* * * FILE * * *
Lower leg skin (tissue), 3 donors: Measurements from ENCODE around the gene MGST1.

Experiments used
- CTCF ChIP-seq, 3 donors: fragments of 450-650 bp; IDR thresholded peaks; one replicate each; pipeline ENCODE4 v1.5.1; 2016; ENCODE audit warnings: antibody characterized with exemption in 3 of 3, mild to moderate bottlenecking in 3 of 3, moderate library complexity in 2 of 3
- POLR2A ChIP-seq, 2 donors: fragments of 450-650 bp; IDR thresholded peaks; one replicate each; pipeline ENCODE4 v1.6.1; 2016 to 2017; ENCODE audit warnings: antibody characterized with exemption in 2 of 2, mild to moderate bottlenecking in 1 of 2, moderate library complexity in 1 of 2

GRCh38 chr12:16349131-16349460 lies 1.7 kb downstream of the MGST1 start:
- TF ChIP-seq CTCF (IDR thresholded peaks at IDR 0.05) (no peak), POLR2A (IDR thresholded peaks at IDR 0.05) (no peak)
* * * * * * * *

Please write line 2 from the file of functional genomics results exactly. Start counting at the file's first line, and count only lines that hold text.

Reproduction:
Experiments used